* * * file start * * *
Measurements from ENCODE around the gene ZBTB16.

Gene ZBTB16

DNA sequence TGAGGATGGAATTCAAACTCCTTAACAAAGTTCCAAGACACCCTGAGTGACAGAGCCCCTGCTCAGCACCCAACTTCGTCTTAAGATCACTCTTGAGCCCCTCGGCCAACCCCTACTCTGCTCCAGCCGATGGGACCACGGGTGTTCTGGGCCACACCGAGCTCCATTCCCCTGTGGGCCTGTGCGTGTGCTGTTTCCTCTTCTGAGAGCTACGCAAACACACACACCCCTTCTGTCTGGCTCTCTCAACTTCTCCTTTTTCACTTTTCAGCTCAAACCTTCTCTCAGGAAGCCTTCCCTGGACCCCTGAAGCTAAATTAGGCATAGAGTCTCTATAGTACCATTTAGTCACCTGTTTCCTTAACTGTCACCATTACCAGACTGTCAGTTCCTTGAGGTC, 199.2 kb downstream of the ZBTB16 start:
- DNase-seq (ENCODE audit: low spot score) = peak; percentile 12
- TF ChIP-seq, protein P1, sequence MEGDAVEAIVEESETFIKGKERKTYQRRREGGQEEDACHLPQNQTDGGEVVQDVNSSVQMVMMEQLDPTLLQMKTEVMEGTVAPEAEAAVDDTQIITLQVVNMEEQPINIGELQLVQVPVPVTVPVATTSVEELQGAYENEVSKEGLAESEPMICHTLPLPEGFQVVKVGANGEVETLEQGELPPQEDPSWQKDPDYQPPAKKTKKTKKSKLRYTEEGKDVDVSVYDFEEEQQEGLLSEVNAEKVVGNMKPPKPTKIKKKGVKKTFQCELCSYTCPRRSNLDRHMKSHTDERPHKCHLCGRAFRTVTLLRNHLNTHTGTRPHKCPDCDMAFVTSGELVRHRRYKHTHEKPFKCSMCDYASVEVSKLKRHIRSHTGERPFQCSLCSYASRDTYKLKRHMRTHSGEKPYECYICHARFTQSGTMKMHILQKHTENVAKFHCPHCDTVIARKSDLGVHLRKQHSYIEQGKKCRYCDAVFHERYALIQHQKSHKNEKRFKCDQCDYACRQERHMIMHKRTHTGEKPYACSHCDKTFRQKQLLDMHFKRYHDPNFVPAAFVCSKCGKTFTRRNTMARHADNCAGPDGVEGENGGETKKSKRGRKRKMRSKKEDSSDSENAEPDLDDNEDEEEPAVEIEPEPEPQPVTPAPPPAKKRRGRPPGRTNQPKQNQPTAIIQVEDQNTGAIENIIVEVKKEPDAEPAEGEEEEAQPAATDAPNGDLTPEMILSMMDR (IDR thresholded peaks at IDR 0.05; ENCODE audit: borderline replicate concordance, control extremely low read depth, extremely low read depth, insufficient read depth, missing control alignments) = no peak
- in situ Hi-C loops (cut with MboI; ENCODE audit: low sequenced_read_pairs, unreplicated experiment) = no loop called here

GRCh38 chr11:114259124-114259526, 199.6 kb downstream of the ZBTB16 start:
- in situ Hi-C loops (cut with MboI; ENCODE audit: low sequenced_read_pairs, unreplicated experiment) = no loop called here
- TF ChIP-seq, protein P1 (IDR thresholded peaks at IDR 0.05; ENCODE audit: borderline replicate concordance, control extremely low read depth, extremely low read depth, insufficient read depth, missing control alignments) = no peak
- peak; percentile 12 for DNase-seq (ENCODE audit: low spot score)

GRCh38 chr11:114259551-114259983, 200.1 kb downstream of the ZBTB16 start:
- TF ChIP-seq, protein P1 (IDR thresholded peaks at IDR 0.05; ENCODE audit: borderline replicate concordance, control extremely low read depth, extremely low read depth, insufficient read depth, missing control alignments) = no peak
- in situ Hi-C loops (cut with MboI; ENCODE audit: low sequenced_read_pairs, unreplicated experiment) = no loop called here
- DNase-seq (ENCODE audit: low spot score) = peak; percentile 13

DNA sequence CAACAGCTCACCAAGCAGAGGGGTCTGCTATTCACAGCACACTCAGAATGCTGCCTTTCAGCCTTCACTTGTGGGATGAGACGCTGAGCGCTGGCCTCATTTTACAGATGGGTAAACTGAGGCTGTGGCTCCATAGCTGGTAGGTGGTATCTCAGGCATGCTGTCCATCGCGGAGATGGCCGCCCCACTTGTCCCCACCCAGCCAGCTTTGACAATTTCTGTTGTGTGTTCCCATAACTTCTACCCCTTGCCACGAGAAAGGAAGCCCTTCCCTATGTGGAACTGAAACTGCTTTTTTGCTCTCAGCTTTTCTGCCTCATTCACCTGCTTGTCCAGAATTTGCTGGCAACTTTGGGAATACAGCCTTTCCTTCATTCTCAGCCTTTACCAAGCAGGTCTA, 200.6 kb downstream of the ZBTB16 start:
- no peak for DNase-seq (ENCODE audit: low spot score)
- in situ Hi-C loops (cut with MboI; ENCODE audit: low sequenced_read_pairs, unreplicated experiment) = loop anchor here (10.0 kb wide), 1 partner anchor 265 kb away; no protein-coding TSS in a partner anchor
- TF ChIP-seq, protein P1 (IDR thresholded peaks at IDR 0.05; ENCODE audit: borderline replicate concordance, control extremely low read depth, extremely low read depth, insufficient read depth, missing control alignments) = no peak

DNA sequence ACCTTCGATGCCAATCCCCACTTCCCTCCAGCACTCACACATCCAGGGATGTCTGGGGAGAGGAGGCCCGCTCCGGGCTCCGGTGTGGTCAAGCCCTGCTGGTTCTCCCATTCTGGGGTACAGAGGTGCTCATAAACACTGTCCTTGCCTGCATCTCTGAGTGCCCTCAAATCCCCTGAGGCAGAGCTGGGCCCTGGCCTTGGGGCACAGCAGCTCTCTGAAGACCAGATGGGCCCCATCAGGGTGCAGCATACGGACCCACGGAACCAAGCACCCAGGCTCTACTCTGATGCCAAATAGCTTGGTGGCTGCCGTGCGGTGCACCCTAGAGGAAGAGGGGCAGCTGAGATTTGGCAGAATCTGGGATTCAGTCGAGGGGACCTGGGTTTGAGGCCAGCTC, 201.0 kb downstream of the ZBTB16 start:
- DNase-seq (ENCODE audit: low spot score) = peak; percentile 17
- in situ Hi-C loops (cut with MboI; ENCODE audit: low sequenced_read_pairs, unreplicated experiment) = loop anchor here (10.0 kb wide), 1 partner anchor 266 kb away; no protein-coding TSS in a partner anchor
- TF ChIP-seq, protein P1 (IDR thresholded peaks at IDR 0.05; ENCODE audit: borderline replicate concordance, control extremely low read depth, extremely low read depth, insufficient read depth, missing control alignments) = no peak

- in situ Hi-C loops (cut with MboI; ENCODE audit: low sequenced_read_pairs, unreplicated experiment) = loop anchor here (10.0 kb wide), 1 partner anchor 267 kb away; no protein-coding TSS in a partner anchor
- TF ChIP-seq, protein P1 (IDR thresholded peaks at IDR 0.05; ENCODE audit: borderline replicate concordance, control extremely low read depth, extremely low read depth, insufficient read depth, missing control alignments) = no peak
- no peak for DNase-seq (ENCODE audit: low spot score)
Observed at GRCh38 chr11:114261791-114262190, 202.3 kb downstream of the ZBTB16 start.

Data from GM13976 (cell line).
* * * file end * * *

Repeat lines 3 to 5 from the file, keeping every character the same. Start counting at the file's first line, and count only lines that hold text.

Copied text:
DNA sequence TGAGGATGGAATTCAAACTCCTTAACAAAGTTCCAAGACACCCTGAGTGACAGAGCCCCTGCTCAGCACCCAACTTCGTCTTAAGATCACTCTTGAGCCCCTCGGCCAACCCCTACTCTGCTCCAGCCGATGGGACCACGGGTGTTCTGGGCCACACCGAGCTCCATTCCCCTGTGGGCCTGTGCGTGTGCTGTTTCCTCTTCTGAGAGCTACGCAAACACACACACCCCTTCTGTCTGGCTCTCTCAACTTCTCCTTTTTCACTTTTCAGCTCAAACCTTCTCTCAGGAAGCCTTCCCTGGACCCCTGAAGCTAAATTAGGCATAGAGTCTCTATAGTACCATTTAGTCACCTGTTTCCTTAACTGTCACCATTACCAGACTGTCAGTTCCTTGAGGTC, 199.2 kb downstream of the ZBTB16 start:
- DNase-seq (ENCODE audit: low spot score) = peak; percentile 12
- TF ChIP-seq, protein P1, sequence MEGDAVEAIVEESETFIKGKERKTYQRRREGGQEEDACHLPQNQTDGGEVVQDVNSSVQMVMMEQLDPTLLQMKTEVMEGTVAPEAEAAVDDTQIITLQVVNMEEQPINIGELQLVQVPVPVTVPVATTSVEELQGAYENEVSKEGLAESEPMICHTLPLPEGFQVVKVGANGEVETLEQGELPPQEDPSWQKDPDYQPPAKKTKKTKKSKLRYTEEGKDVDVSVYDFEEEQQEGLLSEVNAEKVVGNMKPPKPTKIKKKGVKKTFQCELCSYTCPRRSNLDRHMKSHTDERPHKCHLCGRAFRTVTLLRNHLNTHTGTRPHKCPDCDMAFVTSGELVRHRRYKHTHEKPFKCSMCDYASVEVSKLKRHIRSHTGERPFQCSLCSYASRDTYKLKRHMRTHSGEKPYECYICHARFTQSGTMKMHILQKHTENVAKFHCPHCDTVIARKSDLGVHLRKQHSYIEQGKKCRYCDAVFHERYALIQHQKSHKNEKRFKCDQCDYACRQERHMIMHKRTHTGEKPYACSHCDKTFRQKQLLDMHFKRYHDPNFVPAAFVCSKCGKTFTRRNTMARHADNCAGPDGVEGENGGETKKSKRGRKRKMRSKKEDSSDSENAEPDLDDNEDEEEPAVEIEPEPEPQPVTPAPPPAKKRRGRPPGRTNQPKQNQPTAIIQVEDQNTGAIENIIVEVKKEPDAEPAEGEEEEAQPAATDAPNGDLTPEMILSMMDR (IDR thresholded peaks at IDR 0.05; ENCODE audit: borderline replicate concordance, control extremely low read depth, extremely low read depth, insufficient read depth, missing control alignments) = no peak